Book Series Late Medieval and Early Modern Studies, vol. 30

Languages and Cross-Cultural Exchanges in Renaissance Italy

Alessandra Petrocchi, Joshua Brown (eds)

  • Pages: 433 p.
  • Size:156 x 234 mm
  • Illustrations:6 b/w, 8 tables b/w.
  • Language(s):English
  • Publication Year:2023

  • ISBN: 978-2-503-60181-6
  • Hardback
  • Available
  • ISBN: 978-2-503-60182-3
  • E-book
  • Available

Provides the first-ever comprehensive account of languages in contact, cultural encounters, and systems of knowledge in Renaissance Italy, bringing together a wide range of approaches and theoretical perspectives.


Dr Alessandra Petrocchi is a philologist, linguist and literary scholar, and currently a Leverhulme Trust Research Fellow in the Faculty of Linguistics, Philology, and Phonetics at the University of Oxford. She has published extensively on a wide range of topics, including historical linguistics and East/West cultural and literary exchanges. Alessandra’s work is marked by cross-linguistic studies, and interdisciplinarity.

Dr Josh Brown is Senior Lecturer in Italian Studies and Chair of Modern European Languages at The University of Western Australia. He has published widely on historical Italian, language contact and cultural exchange, as well as concepts of koineization and standardisation in the linguistic history of Italy.


Although much work has been done in the field of Renaissance Studies, at present there is no book which offers a comparative overview of the linguistic interaction between Renaissance Italy and the wider world. The present volume is intended to fill this void, representing the first-ever collection of essays that deal with multiple types of language contact and cross-cultural exchanges in and with respect to Renaissance Italy (1300‒1600). We bring diverse disciplinary perspectives together: literary scholars, historians, and linguists with different regional expertise; we argue for multilingualism and language contact as products of a period of dynamic change which cannot be fully grasped through a single framework. The contributions present a variety of case-studies by often cross-fertilising their approaches with other disciplinary lenses. This book aims to provide a comprehensive picture of a truly global Renaissance Italy where languages, textual traditions, and systems of knowledge from different geographical areas either combined or clashed. It takes a fresh approach to the history of late medieval and early modern Italy by focusing on East/West linguistic and cultural encounters, transmission of ideas and texts, multilingualism in literature (various genres and various forms of multilingualism), translation practices, reception/adaptation of new knowledge, transculturalism and literary exchanges, and the relationship between languages and language varieties.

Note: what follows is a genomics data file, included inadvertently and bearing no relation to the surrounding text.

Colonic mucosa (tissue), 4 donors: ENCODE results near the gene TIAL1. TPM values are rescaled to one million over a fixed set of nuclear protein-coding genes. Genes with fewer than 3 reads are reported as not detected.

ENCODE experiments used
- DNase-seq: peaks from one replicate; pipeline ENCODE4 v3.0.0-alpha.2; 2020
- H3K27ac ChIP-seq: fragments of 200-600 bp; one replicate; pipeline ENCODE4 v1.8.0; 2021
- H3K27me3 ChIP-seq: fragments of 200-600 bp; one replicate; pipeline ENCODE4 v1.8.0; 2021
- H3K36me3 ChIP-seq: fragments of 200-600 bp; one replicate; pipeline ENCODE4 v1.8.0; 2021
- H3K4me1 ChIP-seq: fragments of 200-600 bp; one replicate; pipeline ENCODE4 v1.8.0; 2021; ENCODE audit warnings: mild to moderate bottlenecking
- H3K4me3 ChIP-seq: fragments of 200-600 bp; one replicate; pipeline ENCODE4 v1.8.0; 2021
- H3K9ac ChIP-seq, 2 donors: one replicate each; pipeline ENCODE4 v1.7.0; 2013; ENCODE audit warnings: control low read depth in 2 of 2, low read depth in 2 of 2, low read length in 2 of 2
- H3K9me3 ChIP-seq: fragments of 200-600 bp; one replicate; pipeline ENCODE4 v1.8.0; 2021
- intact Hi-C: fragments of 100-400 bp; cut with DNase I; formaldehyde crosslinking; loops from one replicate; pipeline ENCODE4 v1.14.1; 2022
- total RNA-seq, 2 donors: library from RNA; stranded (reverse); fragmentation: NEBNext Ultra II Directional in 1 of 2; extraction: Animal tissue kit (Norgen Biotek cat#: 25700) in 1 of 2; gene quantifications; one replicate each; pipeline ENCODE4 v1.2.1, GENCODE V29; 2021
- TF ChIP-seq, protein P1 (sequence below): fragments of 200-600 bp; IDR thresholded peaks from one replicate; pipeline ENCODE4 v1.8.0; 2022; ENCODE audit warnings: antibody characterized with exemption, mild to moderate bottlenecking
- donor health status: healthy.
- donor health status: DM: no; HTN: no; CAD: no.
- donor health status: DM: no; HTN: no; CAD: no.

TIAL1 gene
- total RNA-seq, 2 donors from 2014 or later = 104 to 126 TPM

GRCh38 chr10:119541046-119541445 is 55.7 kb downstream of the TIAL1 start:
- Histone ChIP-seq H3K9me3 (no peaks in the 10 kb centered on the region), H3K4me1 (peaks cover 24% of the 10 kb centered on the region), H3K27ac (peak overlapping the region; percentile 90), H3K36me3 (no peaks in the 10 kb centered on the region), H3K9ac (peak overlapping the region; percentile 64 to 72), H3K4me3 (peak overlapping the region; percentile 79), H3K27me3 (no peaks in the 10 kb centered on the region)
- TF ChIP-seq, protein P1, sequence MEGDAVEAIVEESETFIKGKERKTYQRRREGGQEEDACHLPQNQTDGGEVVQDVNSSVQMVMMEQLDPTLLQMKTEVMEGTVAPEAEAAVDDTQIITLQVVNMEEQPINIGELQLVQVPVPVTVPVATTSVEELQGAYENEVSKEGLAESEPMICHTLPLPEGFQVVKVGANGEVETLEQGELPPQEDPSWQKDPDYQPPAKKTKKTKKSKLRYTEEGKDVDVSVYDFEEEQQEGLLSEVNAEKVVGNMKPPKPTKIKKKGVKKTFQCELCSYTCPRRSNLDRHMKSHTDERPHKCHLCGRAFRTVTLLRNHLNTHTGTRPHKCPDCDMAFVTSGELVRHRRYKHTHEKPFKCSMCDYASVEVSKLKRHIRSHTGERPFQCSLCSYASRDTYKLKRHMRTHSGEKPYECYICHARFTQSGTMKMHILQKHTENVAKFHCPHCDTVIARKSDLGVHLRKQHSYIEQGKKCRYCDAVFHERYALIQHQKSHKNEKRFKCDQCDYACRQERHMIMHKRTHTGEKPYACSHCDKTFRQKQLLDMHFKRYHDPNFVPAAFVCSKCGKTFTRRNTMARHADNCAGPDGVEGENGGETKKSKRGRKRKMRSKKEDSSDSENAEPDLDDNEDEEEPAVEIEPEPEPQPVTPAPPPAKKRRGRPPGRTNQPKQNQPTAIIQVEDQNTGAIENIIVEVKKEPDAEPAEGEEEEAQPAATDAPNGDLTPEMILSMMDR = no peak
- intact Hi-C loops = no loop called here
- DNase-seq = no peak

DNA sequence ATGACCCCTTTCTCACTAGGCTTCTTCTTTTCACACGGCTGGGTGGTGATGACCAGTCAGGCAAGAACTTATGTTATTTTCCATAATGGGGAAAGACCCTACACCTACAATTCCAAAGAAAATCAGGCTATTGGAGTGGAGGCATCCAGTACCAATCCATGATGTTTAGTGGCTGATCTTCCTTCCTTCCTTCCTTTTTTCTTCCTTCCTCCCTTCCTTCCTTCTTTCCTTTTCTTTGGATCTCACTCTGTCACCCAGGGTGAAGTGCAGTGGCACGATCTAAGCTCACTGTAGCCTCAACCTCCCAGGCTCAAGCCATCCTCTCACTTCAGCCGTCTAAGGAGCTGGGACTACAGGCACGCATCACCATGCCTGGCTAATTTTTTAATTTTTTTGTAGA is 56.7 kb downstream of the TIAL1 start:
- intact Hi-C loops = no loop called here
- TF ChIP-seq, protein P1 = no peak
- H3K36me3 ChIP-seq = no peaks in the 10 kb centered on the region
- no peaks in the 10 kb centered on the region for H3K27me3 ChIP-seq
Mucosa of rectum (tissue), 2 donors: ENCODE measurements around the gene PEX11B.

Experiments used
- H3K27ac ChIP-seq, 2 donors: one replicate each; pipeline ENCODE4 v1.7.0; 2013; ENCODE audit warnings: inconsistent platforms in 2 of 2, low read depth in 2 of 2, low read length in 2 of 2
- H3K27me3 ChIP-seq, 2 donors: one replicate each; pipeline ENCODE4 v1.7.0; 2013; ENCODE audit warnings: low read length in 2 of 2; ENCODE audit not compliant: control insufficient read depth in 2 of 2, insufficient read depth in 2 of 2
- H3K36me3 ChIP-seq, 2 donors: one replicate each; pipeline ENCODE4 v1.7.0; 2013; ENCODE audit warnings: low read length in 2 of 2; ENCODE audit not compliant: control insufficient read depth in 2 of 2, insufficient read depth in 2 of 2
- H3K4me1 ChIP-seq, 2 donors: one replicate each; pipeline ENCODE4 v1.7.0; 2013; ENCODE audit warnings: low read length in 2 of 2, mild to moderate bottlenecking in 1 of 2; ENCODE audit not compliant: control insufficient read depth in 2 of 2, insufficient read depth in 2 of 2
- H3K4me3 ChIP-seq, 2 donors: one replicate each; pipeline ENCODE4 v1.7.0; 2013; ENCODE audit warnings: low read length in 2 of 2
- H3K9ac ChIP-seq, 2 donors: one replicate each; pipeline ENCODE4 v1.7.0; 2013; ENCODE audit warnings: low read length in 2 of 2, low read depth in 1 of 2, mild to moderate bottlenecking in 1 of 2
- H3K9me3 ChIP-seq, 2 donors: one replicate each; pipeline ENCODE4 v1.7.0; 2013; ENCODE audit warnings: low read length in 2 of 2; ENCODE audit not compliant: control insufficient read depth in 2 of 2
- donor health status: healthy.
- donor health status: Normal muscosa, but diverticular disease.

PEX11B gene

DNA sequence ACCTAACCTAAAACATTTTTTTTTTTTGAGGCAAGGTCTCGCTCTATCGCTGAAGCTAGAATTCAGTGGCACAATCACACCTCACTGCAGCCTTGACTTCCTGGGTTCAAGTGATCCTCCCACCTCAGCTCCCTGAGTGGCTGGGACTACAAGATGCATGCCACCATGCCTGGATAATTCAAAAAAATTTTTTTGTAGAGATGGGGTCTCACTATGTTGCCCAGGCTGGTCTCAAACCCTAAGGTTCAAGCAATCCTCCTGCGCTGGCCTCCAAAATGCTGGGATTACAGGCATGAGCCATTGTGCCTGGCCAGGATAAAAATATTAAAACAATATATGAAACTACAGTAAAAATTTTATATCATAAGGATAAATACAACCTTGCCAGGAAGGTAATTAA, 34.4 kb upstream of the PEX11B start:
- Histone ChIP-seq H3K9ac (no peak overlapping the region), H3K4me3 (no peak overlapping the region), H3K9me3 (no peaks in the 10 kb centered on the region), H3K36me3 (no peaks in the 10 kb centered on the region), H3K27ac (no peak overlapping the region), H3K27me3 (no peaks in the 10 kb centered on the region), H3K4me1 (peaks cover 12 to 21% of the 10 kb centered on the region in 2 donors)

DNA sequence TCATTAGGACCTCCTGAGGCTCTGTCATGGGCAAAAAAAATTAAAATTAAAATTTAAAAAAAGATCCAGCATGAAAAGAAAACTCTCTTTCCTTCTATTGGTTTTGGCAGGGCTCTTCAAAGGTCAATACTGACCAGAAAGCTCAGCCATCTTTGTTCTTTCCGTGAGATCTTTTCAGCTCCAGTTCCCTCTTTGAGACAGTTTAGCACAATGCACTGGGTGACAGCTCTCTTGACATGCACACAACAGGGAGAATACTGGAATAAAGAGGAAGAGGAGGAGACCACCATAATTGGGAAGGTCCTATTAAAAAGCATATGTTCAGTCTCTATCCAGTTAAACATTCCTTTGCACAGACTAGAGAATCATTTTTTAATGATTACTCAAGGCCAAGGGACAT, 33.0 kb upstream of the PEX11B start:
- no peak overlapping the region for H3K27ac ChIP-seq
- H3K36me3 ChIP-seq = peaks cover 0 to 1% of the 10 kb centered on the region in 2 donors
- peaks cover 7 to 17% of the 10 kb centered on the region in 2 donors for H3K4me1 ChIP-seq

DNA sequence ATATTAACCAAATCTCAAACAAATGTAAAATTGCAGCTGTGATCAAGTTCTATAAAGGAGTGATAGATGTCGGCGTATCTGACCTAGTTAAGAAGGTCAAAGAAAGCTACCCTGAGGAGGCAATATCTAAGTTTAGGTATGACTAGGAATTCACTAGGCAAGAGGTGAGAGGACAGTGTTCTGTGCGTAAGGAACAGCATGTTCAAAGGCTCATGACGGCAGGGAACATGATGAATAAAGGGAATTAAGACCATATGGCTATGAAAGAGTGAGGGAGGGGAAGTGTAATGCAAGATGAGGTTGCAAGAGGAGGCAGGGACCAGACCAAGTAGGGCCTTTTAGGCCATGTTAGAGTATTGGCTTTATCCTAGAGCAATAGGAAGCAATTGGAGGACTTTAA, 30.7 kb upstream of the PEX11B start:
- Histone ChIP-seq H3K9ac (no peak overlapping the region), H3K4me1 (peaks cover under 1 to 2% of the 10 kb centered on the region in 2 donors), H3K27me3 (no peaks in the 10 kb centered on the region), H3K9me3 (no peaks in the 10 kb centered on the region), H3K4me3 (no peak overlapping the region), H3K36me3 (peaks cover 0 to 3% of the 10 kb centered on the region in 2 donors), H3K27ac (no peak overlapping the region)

Languages and Cross-Cultural Exchanges in Renaissance Italy — ALESSANDRA PETROCCHI and JOSHUA BROWN

Multilingual Printing — BRIAN RICHARDSON

Communicating in Different Vernaculars: Italo-Romance Intercomprehension in Historical Perspective — ALESSANDRO CARLUCCI

Untraced Polymorphy and Vernaculars in Contact in Renaissance Italy — JOSHUA BROWN

Medieval and Renaissance Venice: Language Contact at Home and Abroad — RONNIE FERGUSON

Latin, Sicilian, and the Adoption of Italian in Malta — JOSEPH M. BRINCAT

Trusting Vernacular Languages in the Italian Renaissance — ANDREA RIZZI

Language Contact between French and Italian in the Sixteenth Century: Evidence from the Diplomatic Letters of Georges dArmagnac — JENELLE THOMAS

The Impact of Aragonese and Castilian Dominations on the Language and Literature of Sardinia — IMMACOLATA PINTO

Libri alienigeni: Evidence of Anglo-Italian Language Contact from the Fifteenth-Century Port of Southampton — MEGAN TIDDEMAN

The Influence of French on Sixteenth-Century Italian — THOMAS SCHARINGER

Ethiopia and Ethiopian Languages in Renaissance Italy — SAMANTHA KELLY

Ascanio Persio and the Greekness of Italian — HAN LAMERS

Hebrew Literature in Italy (1300–1600) — FABRIZIO LELLI

Language Contacts and Contact Languages in Renaissance Naples: From the moresche to Lo cunto de li cunti — CAROLINA STROMBOLI